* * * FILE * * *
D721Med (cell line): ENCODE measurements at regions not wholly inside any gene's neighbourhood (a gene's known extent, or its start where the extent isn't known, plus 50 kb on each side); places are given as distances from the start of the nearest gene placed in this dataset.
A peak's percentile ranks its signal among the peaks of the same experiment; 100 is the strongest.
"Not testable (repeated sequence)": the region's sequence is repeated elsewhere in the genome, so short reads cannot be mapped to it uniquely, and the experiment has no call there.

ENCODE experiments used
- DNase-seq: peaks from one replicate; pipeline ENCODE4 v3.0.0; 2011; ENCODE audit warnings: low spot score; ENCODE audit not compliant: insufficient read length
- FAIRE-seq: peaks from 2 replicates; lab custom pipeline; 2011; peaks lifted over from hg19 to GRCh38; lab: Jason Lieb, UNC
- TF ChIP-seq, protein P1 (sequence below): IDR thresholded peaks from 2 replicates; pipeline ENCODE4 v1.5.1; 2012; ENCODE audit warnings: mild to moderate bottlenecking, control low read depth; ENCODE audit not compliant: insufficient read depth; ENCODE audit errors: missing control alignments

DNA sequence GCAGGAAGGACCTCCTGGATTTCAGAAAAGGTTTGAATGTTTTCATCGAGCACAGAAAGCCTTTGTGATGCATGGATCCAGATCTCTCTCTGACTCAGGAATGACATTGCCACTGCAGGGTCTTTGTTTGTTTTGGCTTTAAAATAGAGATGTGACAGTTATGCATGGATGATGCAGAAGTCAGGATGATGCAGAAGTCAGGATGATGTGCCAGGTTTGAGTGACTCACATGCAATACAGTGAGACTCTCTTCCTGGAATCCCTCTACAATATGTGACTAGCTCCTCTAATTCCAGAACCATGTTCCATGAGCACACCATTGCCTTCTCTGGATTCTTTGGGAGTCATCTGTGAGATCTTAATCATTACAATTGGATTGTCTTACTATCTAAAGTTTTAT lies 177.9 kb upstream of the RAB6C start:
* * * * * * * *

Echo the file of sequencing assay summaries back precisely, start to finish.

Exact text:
D721Med (cell line): ENCODE measurements at regions not wholly inside any gene's neighbourhood (a gene's known extent, or its start where the extent isn't known, plus 50 kb on each side); places are given as distances from the start of the nearest gene placed in this dataset.
A peak's percentile ranks its signal among the peaks of the same experiment; 100 is the strongest.
"Not testable (repeated sequence)": the region's sequence is repeated elsewhere in the genome, so short reads cannot be mapped to it uniquely, and the experiment has no call there.

ENCODE experiments used
- DNase-seq: peaks from one replicate; pipeline ENCODE4 v3.0.0; 2011; ENCODE audit warnings: low spot score; ENCODE audit not compliant: insufficient read length
- FAIRE-seq: peaks from 2 replicates; lab custom pipeline; 2011; peaks lifted over from hg19 to GRCh38; lab: Jason Lieb, UNC
- TF ChIP-seq, protein P1 (sequence below): IDR thresholded peaks from 2 replicates; pipeline ENCODE4 v1.5.1; 2012; ENCODE audit warnings: mild to moderate bottlenecking, control low read depth; ENCODE audit not compliant: insufficient read depth; ENCODE audit errors: missing control alignments

DNA sequence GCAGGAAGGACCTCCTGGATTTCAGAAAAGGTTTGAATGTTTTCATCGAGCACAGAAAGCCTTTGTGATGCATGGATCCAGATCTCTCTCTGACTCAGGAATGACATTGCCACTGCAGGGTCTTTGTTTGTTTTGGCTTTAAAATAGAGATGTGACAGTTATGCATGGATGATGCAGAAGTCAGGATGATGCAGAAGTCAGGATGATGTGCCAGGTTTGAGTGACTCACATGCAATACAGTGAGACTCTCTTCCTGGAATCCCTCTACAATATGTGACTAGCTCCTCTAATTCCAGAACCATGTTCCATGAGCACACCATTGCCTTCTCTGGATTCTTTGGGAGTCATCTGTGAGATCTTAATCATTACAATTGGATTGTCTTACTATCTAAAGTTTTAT lies 177.9 kb upstream of the RAB6C start: